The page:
Image Processing and Machine Learning, the two hot cakes of tech world. Did you know that we are the most documented generation in history of humanity. Every minute a whooping 1.78 million GB data gets produced online !!!. That’s a lot of data and a big chunk that of data is images and videos. This is where automated image processing and machine learning comes in. There never has been an more awesome time to be a geek. Plethora of avenues are opening up for those with skills in Machine learning in general and image processing in particular.
After we are done with the tutorial, you would be able to pass an input image to our program and our program should be able to count the number of peoples appearing in that image. Additionally we would also be creating an bounding box around each of the detected person.
This post of mine is an humble effort to get people interested in this area and by using a simple example, demonstrate how easy is it to get started. All we need would be a working knowledge of Python and a little background of OpenCV.
Python — Although there are multiple tutorials available online, personally, I found dataquest.io to be an wonderful python learning platform, for beginners and experienced alike.
OpenCV — Same as python, OpenCV also has a lot of online tutorials. One site that I find myself referring to again and again is the official documentation.
HaaR Cascades — OpenCV exposes special methods to train our own custom algorithms to detect any object of interest in an input image. HaaR cascade are those files that contain that trained model
I realize that a lot of folks might already have a good knowledge of python but might still be just starting out with OpenCV. Hence for the sake of completeness, I have included the next section with a little background on OpenCV and HaaR Cascade files. Please feel free to skip it, if needed.
OpenCV or Open Source Computer Vision Library is an open source computer vision and machine learning library. Although most popular with python, it interfaces quite well with C++, Java and MATLAB. OpenCV is native written in C++ and is widely used with computer vision related applications running on variety of systems like Windows, Linux, Android, Mac OS etc. This multi language/OS support makes is specially useful in variety of IoT applications.
OpenCV uses HaaR cascade files for object detection. HaaR cascade files are nothing but models trained by OpenCV to detect an object of interest in input images. You can create a HaaR cascade file for any real world object. All you would need is a lot of positive samples images containing the object and a lot of negative sample images, containing everything but the object. Next using using methods exposed by OpenCV, we can run training cycle to generate our own HaaR classifier or an HaaR Cascade file. For this tutorial however, we would be using one of the classifiers publicly available from OpenCV. This classifier specializes in detecting a person in an image. In future tutorials we will touch briefly on how to create your own classifier and then run object detection using that.
I created a sample project for the purpose of this demo. Please clone this Github Link in your work space to get started.
git clone https://github.com/akshaysin/pedestrian_detect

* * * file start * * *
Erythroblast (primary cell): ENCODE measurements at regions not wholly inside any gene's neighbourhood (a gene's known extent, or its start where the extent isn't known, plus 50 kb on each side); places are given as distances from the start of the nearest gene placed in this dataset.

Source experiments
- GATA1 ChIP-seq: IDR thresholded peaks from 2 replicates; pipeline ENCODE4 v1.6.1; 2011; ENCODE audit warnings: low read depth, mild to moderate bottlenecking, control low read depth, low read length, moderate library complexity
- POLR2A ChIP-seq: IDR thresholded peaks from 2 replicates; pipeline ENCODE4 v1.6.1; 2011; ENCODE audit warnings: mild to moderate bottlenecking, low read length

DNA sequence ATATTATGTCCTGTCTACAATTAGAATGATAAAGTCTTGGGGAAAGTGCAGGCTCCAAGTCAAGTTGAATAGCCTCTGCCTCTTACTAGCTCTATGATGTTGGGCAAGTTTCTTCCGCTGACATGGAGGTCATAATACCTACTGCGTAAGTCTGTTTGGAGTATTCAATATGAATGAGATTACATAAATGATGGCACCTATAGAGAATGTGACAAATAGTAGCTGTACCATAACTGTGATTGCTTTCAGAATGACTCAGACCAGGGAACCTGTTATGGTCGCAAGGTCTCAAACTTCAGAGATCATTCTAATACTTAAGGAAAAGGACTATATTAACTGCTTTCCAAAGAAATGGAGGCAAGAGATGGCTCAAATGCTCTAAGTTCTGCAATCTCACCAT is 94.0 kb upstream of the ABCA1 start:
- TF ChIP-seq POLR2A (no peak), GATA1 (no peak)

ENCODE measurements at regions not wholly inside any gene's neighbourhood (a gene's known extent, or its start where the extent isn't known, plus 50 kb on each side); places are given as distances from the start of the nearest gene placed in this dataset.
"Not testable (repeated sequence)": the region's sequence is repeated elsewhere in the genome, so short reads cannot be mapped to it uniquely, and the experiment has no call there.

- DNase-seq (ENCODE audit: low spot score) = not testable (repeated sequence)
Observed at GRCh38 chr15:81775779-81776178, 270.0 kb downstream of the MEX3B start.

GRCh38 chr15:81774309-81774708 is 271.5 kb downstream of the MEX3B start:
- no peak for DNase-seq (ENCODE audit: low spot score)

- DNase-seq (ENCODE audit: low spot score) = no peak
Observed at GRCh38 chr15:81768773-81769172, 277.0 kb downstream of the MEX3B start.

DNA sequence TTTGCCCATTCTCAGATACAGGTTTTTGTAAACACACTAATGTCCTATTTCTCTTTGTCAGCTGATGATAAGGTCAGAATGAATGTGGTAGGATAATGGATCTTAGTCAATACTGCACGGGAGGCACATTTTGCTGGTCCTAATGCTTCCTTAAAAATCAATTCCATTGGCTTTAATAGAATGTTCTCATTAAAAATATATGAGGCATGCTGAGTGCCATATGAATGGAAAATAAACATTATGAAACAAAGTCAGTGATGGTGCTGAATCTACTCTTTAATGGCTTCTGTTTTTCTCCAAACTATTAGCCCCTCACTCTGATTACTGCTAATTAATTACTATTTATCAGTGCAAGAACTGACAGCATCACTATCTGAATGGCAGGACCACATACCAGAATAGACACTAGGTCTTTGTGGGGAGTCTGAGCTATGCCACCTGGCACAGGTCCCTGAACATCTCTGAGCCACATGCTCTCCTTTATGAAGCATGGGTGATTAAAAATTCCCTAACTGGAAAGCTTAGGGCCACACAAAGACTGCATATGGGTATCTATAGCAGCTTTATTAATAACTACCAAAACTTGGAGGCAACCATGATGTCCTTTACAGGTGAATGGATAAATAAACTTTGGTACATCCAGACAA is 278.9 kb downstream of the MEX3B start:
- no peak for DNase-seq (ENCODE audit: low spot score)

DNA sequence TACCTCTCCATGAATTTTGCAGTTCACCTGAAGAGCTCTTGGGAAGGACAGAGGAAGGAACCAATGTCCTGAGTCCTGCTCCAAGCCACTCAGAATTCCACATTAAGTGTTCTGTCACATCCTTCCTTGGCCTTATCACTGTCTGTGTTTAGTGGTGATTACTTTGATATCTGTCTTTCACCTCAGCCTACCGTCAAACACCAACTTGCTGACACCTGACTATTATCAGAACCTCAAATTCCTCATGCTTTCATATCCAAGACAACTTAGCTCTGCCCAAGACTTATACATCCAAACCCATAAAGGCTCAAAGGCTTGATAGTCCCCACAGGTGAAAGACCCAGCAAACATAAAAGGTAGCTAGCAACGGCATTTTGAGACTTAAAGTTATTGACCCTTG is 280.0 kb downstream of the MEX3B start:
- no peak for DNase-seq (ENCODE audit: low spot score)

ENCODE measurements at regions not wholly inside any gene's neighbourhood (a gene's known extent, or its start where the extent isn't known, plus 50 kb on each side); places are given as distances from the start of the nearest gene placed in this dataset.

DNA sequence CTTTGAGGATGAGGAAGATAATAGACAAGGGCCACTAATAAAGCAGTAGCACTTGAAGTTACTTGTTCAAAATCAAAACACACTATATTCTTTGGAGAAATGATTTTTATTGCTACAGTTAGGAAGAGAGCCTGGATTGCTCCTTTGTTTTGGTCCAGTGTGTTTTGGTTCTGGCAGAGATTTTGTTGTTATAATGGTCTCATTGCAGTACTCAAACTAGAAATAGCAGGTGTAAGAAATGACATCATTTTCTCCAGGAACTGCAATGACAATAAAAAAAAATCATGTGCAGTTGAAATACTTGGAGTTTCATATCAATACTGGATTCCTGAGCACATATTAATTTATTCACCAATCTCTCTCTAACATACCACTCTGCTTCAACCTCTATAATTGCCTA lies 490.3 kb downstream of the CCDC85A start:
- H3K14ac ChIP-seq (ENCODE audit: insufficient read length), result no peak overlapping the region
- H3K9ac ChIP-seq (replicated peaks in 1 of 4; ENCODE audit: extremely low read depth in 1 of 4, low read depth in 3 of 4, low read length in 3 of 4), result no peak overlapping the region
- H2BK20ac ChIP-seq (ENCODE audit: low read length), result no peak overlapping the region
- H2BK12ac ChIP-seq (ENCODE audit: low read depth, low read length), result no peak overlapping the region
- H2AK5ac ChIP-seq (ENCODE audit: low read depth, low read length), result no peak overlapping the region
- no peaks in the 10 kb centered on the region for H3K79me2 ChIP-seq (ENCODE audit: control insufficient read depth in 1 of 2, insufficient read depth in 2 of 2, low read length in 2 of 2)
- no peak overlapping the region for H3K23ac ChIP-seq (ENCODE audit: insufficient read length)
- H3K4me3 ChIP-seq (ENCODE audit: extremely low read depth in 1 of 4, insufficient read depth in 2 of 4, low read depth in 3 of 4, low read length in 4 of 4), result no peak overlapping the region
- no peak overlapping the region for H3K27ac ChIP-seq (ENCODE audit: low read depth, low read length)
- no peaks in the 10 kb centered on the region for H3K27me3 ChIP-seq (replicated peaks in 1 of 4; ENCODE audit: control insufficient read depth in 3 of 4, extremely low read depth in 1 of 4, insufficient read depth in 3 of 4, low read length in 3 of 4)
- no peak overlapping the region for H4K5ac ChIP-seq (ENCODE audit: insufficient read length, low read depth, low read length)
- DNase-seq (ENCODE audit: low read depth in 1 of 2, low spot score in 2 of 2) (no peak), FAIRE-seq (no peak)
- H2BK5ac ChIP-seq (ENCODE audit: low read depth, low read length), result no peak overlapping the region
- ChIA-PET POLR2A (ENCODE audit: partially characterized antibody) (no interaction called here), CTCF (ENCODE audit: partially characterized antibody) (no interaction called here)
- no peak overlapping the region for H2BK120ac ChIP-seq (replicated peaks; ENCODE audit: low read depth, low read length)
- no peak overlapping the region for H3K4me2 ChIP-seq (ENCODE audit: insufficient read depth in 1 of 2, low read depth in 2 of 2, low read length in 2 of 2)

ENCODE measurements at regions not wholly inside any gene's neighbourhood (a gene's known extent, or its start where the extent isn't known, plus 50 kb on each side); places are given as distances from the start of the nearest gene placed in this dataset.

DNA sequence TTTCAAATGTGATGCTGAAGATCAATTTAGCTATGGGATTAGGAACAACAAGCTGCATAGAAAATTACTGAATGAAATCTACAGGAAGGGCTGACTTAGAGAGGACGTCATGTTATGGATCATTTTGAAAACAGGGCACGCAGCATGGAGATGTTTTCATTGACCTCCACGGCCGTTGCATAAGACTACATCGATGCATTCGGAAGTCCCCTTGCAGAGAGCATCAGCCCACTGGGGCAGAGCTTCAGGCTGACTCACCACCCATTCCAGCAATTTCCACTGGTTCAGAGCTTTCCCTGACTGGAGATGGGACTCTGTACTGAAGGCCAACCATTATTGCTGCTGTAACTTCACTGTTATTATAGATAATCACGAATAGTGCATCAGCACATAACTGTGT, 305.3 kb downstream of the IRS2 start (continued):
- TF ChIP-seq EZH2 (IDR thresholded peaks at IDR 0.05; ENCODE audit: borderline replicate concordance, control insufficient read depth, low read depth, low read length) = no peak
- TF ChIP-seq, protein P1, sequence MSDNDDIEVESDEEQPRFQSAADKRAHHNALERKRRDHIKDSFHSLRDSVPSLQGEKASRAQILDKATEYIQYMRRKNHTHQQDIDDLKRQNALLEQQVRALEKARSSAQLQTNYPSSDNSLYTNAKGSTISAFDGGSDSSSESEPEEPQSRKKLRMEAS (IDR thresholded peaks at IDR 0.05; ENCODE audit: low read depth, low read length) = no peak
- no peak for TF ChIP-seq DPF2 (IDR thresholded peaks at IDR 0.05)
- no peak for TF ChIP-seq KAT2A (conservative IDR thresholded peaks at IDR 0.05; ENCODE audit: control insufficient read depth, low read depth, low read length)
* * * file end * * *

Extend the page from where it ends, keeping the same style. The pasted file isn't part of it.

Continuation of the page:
Install OpenCV on your machine by following the instructions listed on following OpenCV page.
Although the root of the cloned project already contains a test image named
peds.jpeg, I would recommend for you to download your own image from internet, just to make it more interesting . Be sure to choose an image with bunch of people in it because that’s what we are looking for. And save it in the root of the directory.
The below listed code was sourced from OpenCV Documentation publicly available here
pedestrian.py from root of the work space in your favorite editor.
Let’s look at some of the important sections of the code one by one :
Reading the image
Detecting the objects
Now lets execute the script and see how it fair with our input image. Execute following command from root of the directory
python pedestrian.py peds.jpeg
Please make sure to replace
peds.jpeg with the name of the image that you downloaded in previous step
It takes a few seconds for it to run, but you should expect to see following output if running against
$ python pedestrian.py peds.jpeg Found 31 pedestrian! Image written to file-system : True [ INFO:0] Initialize OpenCL runtime...
Let’s now visually validate the before and after results of our prediction
As can be seen that our script detected around 31 pedestrians in the input image. Which ain’t great but by training our own custom classifiers, we can make predictions much better.
In the programming world, Data types play an important role. Each Variable is stored in different data types and responsible for various functions. Python had two different objects, and They are mutable and immutable objects.
Magic Methods are the special methods which gives us the ability to access built in syntactical features such as ‘<’, ‘>’, ‘==’, ‘+’ etc.. You must have worked with such methods without knowing them to be as magic methods. Magic methods can be identified with their names which start with __ and ends with __ like __init__, __call__, __str__ etc. These methods are also called Dunder Methods, because of their name starting and ending with Double Underscore (Dunder).
Python is an interpreted, high-level, powerful general-purpose programming language. You may ask, Python’s a snake right? and Why is this programming language named after it?
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Python any() function returns True if any element of an iterable is True otherwise any() function returns False. The syntax is any().